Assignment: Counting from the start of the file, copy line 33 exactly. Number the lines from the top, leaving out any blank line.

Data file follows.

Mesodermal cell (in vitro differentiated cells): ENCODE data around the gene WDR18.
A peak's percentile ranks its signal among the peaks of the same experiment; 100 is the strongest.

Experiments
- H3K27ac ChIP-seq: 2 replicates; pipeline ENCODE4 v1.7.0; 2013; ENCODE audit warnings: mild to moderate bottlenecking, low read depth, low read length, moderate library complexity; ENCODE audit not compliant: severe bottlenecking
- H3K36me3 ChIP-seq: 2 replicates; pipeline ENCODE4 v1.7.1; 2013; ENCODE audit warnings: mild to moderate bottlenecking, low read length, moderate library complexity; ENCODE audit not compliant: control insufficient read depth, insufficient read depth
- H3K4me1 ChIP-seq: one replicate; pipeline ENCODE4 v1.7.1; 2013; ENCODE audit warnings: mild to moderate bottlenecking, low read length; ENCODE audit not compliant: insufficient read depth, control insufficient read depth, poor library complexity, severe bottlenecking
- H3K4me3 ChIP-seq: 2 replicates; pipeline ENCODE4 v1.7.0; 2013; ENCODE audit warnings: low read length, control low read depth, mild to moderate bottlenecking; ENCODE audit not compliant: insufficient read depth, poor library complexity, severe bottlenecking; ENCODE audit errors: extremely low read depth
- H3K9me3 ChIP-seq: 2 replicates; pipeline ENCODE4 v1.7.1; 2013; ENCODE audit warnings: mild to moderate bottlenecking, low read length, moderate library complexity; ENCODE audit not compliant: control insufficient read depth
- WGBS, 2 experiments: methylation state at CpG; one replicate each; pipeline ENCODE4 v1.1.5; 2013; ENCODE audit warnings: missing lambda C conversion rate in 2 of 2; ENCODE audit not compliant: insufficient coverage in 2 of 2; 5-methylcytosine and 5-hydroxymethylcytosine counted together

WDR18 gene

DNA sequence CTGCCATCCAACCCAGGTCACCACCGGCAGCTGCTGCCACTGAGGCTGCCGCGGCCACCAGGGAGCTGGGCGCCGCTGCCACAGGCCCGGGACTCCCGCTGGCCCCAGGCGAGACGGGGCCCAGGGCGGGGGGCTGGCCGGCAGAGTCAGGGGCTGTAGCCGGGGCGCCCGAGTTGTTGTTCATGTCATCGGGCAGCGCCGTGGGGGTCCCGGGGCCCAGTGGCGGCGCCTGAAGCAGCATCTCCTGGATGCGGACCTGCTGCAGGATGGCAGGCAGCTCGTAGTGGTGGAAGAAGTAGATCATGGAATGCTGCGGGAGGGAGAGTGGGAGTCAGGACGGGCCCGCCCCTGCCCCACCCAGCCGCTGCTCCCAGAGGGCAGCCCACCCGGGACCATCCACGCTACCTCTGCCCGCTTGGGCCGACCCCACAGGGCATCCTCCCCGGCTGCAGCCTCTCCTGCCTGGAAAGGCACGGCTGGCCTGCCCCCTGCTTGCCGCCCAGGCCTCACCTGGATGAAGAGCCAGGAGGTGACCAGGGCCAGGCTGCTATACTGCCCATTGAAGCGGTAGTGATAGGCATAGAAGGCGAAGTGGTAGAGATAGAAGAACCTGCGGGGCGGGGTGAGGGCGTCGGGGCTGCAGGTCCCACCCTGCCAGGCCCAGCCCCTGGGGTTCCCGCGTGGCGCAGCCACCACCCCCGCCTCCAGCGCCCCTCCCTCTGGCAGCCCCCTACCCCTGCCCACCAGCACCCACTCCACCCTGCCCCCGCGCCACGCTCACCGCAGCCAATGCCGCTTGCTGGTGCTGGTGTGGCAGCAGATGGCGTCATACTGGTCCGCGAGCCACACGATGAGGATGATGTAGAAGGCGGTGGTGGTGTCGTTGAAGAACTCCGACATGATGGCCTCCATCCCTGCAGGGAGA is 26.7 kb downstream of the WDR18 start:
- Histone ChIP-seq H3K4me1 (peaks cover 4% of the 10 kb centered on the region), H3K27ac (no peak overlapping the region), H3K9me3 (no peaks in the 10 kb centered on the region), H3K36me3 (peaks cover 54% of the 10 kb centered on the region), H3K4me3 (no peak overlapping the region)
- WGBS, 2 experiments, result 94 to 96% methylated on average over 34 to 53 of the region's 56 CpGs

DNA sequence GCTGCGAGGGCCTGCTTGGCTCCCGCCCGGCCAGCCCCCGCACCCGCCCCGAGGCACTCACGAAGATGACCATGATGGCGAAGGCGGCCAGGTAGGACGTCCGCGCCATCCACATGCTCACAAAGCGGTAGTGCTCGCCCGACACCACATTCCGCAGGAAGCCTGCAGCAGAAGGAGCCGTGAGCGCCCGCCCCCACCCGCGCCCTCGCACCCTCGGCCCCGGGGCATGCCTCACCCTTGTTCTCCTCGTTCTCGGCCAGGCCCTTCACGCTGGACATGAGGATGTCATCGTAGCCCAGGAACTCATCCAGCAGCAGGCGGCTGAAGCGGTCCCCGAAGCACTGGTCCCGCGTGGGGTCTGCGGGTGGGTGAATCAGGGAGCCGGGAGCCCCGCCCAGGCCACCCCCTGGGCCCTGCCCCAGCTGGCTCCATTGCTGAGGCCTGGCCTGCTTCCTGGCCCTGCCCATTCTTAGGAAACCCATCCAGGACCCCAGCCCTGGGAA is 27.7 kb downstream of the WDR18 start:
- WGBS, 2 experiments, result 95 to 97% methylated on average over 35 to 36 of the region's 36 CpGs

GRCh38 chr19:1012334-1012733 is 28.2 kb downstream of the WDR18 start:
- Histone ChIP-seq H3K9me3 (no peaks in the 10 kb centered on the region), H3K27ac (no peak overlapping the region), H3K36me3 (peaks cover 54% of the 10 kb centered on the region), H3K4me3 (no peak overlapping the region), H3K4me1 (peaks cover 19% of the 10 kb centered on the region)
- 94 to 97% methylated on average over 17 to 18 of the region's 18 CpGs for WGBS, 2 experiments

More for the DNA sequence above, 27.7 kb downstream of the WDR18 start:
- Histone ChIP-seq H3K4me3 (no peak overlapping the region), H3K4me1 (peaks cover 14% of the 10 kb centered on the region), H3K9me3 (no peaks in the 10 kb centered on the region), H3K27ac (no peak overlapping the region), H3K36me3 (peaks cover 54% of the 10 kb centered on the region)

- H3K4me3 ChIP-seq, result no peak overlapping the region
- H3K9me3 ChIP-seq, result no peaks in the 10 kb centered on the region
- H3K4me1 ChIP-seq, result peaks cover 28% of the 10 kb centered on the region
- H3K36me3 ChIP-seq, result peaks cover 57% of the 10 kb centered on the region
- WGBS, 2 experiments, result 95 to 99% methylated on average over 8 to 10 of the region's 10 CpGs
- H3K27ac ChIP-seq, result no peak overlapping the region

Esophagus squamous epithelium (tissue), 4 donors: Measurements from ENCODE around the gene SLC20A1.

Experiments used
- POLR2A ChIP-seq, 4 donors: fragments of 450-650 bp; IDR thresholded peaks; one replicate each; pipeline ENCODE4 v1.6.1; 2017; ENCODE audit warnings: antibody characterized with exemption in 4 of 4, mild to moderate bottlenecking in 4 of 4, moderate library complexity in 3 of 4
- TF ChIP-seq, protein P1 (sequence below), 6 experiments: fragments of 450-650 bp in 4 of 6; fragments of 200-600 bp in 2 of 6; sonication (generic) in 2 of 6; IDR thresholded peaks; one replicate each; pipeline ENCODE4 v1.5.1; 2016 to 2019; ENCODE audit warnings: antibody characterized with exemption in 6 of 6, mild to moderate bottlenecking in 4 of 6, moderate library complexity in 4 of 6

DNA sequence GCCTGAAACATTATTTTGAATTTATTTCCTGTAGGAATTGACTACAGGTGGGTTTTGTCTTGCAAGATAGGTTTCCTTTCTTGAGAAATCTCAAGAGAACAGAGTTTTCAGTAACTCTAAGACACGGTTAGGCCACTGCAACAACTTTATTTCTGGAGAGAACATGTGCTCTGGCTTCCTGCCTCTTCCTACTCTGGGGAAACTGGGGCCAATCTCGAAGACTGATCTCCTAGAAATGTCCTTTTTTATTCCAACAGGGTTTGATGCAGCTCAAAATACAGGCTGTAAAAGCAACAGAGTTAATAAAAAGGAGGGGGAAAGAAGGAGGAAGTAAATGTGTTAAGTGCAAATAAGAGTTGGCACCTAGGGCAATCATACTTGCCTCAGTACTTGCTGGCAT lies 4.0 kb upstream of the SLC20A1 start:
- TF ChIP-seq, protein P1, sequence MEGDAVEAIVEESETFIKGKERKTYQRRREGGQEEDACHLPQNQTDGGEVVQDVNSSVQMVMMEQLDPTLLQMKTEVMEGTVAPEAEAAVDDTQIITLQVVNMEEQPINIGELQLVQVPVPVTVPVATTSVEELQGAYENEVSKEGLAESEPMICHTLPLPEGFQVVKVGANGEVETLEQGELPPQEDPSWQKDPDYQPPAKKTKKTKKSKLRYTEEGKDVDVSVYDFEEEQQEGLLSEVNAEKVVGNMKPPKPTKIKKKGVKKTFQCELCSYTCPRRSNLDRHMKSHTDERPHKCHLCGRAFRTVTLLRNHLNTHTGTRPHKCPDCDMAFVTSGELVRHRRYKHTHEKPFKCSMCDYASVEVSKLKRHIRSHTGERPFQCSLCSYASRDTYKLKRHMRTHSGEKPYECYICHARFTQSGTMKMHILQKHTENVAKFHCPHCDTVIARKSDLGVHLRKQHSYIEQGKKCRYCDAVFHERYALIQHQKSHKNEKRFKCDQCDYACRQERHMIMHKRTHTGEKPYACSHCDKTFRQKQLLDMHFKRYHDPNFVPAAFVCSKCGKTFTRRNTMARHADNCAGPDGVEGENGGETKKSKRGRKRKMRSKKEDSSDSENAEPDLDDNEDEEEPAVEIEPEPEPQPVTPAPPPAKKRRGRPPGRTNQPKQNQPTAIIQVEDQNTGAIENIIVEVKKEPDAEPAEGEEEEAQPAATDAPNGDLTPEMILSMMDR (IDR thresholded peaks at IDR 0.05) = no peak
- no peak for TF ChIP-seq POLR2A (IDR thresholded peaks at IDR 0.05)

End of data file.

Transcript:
- no peak for TF ChIP-seq POLR2A (IDR thresholded peaks at IDR 0.05)